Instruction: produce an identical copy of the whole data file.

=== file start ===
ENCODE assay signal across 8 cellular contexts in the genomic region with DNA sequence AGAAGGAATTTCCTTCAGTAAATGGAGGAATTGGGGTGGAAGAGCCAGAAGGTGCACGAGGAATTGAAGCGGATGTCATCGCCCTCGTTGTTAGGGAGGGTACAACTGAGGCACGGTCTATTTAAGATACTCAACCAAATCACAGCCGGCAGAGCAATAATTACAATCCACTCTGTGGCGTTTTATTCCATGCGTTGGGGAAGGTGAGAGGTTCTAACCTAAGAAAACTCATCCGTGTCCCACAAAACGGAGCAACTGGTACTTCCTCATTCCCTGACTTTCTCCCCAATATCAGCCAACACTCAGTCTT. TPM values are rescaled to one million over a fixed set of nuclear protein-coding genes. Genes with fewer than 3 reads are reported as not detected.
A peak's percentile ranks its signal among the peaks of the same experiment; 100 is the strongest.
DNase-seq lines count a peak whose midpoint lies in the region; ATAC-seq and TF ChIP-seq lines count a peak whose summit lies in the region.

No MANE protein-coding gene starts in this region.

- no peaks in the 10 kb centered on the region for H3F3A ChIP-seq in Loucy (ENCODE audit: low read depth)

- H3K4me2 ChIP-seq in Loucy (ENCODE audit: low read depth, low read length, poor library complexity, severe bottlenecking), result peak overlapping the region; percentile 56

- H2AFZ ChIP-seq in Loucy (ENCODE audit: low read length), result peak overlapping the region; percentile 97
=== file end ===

ENCODE assay signal across 8 cellular contexts in the genomic region with DNA sequence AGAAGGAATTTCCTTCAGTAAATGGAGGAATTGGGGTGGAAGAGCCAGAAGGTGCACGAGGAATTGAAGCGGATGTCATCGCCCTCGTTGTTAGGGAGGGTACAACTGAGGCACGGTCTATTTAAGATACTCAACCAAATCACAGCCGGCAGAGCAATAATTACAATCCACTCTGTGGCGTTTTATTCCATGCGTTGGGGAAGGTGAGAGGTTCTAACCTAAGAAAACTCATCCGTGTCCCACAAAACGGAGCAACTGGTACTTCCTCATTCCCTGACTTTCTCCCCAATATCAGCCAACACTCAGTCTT. TPM values are rescaled to one million over a fixed set of nuclear protein-coding genes. Genes with fewer than 3 reads are reported as not detected.
A peak's percentile ranks its signal among the peaks of the same experiment; 100 is the strongest.
DNase-seq lines count a peak whose midpoint lies in the region; ATAC-seq and TF ChIP-seq lines count a peak whose summit lies in the region.

No MANE protein-coding gene starts in this region.

- no peaks in the 10 kb centered on the region for H3F3A ChIP-seq in Loucy (ENCODE audit: low read depth)

- H3K4me2 ChIP-seq in Loucy (ENCODE audit: low read depth, low read length, poor library complexity, severe bottlenecking), result peak overlapping the region; percentile 56

- H2AFZ ChIP-seq in Loucy (ENCODE audit: low read length), result peak overlapping the region; percentile 97